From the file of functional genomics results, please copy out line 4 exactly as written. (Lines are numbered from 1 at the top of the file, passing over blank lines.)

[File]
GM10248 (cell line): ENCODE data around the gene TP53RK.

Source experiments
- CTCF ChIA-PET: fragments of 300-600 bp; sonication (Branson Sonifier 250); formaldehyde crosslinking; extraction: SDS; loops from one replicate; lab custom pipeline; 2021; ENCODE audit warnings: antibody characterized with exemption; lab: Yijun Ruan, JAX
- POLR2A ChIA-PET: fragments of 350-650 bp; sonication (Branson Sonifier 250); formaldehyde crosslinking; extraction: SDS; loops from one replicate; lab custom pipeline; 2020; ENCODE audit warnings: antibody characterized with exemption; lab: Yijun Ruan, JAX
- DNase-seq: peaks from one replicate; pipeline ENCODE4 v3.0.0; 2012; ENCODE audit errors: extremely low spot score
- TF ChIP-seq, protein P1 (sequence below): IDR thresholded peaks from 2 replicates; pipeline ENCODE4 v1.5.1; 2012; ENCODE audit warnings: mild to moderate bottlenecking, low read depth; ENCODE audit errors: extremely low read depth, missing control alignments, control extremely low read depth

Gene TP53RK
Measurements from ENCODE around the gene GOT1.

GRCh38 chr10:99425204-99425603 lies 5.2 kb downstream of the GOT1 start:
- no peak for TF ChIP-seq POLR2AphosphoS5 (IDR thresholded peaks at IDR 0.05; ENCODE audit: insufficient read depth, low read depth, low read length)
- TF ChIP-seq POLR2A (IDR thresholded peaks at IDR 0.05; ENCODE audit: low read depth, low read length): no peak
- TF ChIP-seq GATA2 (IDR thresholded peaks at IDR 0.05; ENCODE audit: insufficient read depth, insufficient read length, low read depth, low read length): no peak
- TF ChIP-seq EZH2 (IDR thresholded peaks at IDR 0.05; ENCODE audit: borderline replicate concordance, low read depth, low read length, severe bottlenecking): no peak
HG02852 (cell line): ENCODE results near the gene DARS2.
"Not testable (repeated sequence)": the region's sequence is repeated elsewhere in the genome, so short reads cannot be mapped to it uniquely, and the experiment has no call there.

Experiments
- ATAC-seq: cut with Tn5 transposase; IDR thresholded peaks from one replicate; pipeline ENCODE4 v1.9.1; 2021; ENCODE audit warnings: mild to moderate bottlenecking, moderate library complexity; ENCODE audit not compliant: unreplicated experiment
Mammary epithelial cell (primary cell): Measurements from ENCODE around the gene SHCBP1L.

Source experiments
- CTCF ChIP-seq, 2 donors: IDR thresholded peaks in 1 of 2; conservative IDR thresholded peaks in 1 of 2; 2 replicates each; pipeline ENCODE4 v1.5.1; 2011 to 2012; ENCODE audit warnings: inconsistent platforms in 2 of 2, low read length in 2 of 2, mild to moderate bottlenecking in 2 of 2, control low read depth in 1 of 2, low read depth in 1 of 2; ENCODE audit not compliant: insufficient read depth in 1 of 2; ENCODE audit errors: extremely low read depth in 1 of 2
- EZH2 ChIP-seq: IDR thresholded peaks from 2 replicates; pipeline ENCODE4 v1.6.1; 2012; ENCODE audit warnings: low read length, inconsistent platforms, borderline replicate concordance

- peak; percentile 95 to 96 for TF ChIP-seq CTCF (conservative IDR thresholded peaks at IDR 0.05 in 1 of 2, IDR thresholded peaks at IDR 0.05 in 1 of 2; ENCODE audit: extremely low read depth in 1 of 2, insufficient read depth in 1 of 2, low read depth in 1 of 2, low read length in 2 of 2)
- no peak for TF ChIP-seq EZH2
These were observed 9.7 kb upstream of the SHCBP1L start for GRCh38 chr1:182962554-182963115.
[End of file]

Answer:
- POLR2A ChIA-PET: fragments of 350-650 bp; sonication (Branson Sonifier 250); formaldehyde crosslinking; extraction: SDS; loops from one replicate; lab custom pipeline; 2020; ENCODE audit warnings: antibody characterized with exemption; lab: Yijun Ruan, JAX